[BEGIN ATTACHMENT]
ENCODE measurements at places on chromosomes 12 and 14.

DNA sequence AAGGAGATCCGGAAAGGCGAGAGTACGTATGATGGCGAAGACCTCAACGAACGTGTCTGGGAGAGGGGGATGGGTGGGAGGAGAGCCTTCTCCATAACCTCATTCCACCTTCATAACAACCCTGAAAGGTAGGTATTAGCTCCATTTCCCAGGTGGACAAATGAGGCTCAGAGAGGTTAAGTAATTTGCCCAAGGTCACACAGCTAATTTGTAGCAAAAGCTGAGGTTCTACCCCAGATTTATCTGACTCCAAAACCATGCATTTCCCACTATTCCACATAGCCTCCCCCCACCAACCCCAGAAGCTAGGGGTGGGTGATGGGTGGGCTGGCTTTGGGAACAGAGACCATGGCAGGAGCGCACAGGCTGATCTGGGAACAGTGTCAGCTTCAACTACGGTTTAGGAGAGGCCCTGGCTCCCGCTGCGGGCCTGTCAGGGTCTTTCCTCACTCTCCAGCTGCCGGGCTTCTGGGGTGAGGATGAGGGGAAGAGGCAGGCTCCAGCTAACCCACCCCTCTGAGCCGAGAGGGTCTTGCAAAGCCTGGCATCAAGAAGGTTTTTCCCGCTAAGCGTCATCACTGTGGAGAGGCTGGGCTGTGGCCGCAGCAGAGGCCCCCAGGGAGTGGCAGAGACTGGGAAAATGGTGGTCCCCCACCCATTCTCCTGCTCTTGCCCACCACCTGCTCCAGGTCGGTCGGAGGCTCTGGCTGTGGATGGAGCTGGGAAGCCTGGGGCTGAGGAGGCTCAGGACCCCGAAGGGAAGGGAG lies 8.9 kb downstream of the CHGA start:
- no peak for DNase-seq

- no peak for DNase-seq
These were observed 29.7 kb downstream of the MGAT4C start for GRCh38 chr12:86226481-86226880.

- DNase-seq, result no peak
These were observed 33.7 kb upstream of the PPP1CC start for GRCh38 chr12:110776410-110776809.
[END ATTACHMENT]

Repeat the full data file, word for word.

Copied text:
ENCODE measurements at places on chromosomes 12 and 14.

DNA sequence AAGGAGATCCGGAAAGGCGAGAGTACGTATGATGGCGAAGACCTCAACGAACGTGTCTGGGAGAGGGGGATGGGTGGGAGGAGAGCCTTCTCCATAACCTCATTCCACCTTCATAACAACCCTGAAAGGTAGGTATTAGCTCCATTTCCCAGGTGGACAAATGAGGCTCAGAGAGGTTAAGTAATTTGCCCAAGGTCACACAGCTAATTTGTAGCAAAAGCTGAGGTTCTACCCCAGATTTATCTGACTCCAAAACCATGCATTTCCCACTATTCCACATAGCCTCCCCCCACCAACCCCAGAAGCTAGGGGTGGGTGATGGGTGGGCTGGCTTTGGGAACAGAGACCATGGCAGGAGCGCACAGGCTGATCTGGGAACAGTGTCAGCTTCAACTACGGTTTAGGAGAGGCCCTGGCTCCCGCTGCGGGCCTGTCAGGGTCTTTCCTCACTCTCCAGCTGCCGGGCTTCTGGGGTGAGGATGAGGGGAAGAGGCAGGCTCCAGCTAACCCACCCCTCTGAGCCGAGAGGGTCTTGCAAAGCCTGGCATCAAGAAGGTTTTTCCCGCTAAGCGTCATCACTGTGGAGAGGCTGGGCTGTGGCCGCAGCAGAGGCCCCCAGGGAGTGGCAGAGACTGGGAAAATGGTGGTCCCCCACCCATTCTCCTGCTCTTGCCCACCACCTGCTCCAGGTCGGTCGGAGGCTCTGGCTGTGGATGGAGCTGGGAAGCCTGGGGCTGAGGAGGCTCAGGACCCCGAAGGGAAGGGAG lies 8.9 kb downstream of the CHGA start:
- no peak for DNase-seq

- no peak for DNase-seq
These were observed 29.7 kb downstream of the MGAT4C start for GRCh38 chr12:86226481-86226880.

- DNase-seq, result no peak
These were observed 33.7 kb upstream of the PPP1CC start for GRCh38 chr12:110776410-110776809.